Teachers & Classroom Technology

by Amanda Davis, HFID Student at Bentley University

Technology in the classroom has come a long way. In the 1980s, teachers began using desktop PCs. Since then, education technology has expanded to include the internet, blogging and websites, laptops, podcasts, e-learning platforms such as Blackboard, interactive whiteboards and digital notebooks. Press coverage of the latest technology frequently declares that this technology will revolutionize education. Beyond the hype, what are the trends for technology adoption in the classroom? What enables or limits this adoption?


Want to share some feedback with the World Usability Day team? Need guidance planning an event? Interested in sponsoring World Usability Day?

We welcome your comments via the contact form below. Our small team of dedicated volunteers strives to respond to all inquiries as soon as possible.

"Make Yourself Useful" Internal Design Event: Improve Your Intranet

  • Re-architect your agency's Intranet homepage - The Intranet is often the ugly stepdaughter of websites; it never gets asked to the ball. On copies of the Intranet Home Page, ask employees to highlight or write in the three areas they find most useful. Have them scratch out areas they never use.
  • Create personas for your Intranet - Ask employees to complete a simple demographic survey so you have a better idea of who your typical users are and what they need.

"Make Yourself Useful" Internal Design Event: Assess the Usability of Your Agency's Public Website

  • How usable is your website? - Take the Usability I.Q. Test and rate your site against the top 25 usability guidelines to see how it stacks up.

  • Usability for $1.98 - Using a laptop or paper prototype, conduct a "usability-study-on-the-cheap" in the lobby or cafeteria of your building. Ask users to find the three most important items on your website.

How can I get people involved and share what we learn?

"Make Yourself Useful" Internal Redesign Event: Usability Beyond Computers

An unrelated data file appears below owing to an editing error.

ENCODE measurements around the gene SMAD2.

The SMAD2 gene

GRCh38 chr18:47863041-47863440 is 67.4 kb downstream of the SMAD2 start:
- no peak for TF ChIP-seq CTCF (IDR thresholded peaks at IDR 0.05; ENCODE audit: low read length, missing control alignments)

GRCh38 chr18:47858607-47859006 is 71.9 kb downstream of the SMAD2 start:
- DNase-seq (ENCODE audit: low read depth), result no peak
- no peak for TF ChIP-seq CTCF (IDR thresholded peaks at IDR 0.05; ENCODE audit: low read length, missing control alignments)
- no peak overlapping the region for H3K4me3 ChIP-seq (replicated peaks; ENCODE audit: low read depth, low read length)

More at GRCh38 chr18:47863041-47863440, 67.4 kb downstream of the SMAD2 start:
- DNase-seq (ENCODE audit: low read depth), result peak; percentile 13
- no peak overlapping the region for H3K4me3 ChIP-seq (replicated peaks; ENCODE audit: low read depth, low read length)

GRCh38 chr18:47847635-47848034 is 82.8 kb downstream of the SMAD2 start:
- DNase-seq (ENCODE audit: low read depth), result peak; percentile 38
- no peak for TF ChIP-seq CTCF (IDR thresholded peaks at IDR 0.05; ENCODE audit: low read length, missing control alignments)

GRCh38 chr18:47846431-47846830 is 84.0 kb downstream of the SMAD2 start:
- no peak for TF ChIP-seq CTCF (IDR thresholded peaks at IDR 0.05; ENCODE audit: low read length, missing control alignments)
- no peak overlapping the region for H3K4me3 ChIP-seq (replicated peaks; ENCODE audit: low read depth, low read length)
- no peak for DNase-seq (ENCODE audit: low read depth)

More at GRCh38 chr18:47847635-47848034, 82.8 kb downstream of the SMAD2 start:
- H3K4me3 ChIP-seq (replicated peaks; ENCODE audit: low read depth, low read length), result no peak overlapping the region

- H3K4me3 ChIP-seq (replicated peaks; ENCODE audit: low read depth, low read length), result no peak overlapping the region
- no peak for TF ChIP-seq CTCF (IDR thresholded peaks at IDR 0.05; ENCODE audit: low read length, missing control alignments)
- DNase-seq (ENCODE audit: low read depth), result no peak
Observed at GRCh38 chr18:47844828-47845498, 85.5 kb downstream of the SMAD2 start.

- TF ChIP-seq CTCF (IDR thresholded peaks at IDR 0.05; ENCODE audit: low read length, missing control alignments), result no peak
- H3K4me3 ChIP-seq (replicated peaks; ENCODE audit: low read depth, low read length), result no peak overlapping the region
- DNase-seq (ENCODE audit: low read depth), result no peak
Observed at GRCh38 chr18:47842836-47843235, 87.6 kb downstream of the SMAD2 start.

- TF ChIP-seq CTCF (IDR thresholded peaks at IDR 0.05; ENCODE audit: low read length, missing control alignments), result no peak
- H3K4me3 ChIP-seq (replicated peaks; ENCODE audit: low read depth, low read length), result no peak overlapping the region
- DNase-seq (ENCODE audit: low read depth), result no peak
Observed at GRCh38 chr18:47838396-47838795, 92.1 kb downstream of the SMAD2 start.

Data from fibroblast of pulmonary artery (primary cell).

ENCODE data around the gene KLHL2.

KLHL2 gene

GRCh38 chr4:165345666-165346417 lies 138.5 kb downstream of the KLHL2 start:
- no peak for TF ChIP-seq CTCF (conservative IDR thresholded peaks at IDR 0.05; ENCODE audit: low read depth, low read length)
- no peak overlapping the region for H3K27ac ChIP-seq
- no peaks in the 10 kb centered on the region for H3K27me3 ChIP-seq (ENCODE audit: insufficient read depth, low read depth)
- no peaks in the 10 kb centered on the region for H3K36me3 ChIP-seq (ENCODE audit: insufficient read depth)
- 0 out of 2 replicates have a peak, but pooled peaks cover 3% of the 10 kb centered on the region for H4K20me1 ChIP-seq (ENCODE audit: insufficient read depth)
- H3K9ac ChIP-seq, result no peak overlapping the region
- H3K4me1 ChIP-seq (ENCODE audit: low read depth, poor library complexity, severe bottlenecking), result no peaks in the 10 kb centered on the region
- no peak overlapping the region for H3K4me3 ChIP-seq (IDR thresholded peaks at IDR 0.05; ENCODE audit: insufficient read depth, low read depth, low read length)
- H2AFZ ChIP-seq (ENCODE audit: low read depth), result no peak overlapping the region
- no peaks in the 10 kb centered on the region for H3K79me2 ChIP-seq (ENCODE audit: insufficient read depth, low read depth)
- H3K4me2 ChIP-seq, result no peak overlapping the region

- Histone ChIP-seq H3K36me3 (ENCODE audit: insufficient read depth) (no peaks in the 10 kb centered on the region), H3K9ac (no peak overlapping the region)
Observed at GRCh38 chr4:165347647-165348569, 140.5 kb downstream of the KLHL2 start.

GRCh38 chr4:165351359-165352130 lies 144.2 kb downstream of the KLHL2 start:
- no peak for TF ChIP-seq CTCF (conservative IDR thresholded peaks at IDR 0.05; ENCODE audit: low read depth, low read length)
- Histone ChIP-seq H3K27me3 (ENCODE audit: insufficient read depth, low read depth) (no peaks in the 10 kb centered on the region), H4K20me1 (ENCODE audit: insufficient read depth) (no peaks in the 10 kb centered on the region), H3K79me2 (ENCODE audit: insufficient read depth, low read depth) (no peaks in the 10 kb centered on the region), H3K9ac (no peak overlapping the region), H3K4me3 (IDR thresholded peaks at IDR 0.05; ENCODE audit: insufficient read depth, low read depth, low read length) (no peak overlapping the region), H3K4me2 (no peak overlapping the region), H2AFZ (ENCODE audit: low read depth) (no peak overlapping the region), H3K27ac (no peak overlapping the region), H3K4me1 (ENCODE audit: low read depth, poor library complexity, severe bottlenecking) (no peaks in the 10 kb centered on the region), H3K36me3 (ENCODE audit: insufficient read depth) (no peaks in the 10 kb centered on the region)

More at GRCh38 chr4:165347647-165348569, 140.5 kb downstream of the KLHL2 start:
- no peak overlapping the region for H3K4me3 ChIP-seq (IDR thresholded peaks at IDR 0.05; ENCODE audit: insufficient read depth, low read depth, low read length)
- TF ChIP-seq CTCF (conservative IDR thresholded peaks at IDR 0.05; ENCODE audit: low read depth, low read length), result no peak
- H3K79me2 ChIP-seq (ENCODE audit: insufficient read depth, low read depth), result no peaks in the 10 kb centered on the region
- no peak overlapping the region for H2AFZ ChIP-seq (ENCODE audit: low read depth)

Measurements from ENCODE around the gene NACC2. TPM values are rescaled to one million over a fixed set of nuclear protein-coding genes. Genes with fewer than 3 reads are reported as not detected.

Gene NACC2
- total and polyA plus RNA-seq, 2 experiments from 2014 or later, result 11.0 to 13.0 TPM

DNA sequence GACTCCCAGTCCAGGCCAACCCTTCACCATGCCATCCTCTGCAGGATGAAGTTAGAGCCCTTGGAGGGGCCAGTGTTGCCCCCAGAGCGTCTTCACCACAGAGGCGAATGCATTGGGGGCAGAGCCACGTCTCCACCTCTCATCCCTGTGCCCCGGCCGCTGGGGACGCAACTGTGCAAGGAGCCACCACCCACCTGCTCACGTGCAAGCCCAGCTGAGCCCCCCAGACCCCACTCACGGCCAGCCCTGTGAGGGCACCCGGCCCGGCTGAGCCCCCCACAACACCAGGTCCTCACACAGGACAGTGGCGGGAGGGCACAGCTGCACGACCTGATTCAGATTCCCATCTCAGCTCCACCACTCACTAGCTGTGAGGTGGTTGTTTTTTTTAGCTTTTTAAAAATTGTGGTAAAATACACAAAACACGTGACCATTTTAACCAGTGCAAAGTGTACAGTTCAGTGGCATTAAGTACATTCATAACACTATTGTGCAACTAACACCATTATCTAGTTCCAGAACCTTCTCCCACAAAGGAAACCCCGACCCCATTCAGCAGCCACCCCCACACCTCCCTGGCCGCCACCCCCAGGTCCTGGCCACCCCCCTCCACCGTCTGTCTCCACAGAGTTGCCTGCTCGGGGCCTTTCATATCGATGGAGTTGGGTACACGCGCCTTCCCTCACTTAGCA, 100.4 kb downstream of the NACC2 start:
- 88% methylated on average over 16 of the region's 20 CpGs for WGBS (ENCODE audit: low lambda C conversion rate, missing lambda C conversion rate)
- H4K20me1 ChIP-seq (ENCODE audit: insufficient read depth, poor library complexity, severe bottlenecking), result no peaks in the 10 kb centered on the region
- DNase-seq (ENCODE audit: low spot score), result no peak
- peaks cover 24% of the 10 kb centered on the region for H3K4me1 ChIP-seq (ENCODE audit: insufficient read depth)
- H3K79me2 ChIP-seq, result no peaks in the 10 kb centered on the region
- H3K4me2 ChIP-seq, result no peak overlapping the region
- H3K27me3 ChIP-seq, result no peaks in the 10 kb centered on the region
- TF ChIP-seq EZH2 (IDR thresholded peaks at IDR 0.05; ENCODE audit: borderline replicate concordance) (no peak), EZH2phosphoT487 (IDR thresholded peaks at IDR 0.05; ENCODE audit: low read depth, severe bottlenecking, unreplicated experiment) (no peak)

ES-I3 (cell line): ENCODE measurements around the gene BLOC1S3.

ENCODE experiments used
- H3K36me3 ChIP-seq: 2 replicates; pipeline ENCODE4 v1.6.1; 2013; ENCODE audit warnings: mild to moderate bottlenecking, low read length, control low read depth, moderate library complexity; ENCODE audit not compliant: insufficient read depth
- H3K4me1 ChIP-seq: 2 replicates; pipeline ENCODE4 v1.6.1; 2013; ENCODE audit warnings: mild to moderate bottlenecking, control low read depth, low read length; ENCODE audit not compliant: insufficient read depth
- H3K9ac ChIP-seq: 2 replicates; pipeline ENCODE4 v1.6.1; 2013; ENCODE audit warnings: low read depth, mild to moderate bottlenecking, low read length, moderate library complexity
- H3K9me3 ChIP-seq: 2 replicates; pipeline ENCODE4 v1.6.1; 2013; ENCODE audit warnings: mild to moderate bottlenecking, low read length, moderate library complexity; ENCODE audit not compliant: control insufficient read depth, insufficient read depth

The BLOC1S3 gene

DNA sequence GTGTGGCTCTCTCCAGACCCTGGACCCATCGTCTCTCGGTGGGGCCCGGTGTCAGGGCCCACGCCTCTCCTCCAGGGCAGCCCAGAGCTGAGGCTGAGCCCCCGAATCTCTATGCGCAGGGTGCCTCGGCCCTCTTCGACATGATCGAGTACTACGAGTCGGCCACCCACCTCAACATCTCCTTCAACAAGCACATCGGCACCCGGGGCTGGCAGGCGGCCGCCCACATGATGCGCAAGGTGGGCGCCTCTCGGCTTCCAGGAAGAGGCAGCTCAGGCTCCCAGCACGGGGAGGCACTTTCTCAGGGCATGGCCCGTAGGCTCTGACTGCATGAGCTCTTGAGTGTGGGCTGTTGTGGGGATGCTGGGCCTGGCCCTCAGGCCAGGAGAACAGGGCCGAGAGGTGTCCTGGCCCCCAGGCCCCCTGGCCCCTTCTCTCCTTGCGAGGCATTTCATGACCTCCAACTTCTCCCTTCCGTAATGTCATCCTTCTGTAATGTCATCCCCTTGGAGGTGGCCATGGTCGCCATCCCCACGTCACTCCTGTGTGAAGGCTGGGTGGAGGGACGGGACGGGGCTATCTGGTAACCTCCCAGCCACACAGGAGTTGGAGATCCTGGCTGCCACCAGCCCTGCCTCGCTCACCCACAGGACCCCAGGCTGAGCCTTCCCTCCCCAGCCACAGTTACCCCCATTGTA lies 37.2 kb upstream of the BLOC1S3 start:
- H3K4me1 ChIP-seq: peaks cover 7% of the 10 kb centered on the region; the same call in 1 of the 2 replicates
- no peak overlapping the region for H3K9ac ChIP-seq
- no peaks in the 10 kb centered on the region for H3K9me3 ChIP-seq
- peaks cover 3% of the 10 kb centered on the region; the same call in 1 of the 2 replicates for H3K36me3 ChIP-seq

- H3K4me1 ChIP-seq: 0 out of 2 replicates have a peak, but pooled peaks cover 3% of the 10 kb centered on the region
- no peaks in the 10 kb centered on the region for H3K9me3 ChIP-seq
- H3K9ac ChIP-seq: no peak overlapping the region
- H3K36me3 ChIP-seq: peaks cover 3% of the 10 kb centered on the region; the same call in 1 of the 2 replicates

• Redesign an important form - Choose a form (electronic or paper) and ask employees to help redesign it. Do a "lobby card sort" with cards or Post-Its or ask employees to highlight important fields with a marker. Choose the parking application, a health insurance explanation of benefits, the pay and benefits statement, or other "troublesome" form.

  • Revise signage in your building - Post new signage for the day. Make sure employees understand the connection to World Usability Day by staffing a table in the lobby and soliciting feedback on the new signage.

Contest: World's Best Expert Reviewer

Are you the world's best Expert Reviewer? Find out by participating in this competition!

Expert reviewers (or heuristic evaluators) claim to be experts without quantitative proof. A heuristic skill assessment called Heuristic Evaluation Quality Score (HEQS) was introduced earlier this year and published in the Journal of Usability Studies (Feb 2007, Volume 2, Issue 2).

All participants will be provided a website to review and the review will be judged quantitatively using the criteria specified under HEQS. The person who has the most points will be awarded a cash prize. 

Contest: Worst User Experience Meltdown

Share a story about a user experience meltdown and how it could have been avoided. The meltdown can be experienced personally or one that you witnessed in a major public website. Stories should be submitted to a specified online forum. Winning stories will be posted on the organization's website. Stories should not contain any confidential or proprietary information.

Stories will be judged on this criteria:

Global Online Card Sort

The online card sort will be done by participants around the world, either individually or in groups. Participants can be part of the organizing committee or participate in the card sort.

At the end of World Usability Day, the global responses can be aggregated into a set of results that can be analyzed to look at regional, cultural, and other demographic differences. The knowledge gained from the responses will be shared with the usability community.

Inspired by an event held online in 2006, led by team in Boulder, Colorado, USA. 

Video Contest: Everyday Usability Troubles

Award prizes for videos made of people who are having trouble handling some sort of interface (machine, robot, computer, remote control, car, etc.) or who face problems or barriers in an everyday situation due to bad usability. Videos can be turned in from all over the world. Videos should be submitted to a predetermined YouTube group. 

Winning videos will be chosen based on user comments and ratings and the evaluation of a professional jury. Winners will be notified via their YouTube ID and asked for contact information. 


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